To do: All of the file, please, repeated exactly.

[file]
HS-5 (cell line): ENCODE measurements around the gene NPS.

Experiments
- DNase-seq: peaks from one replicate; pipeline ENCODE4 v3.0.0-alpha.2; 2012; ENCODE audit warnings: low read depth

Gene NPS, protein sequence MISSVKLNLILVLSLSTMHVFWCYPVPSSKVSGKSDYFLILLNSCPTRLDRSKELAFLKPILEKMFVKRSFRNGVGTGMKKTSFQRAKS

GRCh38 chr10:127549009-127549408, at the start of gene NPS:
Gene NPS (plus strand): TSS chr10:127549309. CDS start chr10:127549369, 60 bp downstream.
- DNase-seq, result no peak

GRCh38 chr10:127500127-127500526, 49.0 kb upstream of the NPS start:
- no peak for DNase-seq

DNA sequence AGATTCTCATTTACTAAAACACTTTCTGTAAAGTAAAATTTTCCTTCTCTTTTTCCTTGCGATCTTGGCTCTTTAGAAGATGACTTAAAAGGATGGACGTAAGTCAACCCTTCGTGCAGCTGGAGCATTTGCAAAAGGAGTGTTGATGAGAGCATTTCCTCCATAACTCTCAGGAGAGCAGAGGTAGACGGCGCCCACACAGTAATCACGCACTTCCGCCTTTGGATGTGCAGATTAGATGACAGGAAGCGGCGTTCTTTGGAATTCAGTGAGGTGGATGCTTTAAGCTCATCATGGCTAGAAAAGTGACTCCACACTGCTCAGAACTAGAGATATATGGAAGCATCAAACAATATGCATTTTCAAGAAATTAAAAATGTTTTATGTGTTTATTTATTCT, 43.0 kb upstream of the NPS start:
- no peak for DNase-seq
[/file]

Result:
HS-5 (cell line): ENCODE measurements around the gene NPS.

Experiments
- DNase-seq: peaks from one replicate; pipeline ENCODE4 v3.0.0-alpha.2; 2012; ENCODE audit warnings: low read depth

Gene NPS, protein sequence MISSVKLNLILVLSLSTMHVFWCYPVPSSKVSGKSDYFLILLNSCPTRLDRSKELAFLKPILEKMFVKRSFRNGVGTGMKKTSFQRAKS

GRCh38 chr10:127549009-127549408, at the start of gene NPS:
Gene NPS (plus strand): TSS chr10:127549309. CDS start chr10:127549369, 60 bp downstream.
- DNase-seq, result no peak

GRCh38 chr10:127500127-127500526, 49.0 kb upstream of the NPS start:
- no peak for DNase-seq

DNA sequence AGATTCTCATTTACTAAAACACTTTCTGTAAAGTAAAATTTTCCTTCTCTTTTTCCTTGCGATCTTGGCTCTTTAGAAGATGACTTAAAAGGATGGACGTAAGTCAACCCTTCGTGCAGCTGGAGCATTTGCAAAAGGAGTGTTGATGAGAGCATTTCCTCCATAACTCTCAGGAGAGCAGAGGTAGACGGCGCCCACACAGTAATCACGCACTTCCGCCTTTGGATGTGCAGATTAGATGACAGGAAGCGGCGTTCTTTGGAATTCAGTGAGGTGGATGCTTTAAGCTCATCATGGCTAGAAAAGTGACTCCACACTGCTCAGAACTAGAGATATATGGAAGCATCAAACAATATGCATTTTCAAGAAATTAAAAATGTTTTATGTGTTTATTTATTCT, 43.0 kb upstream of the NPS start:
- no peak for DNase-seq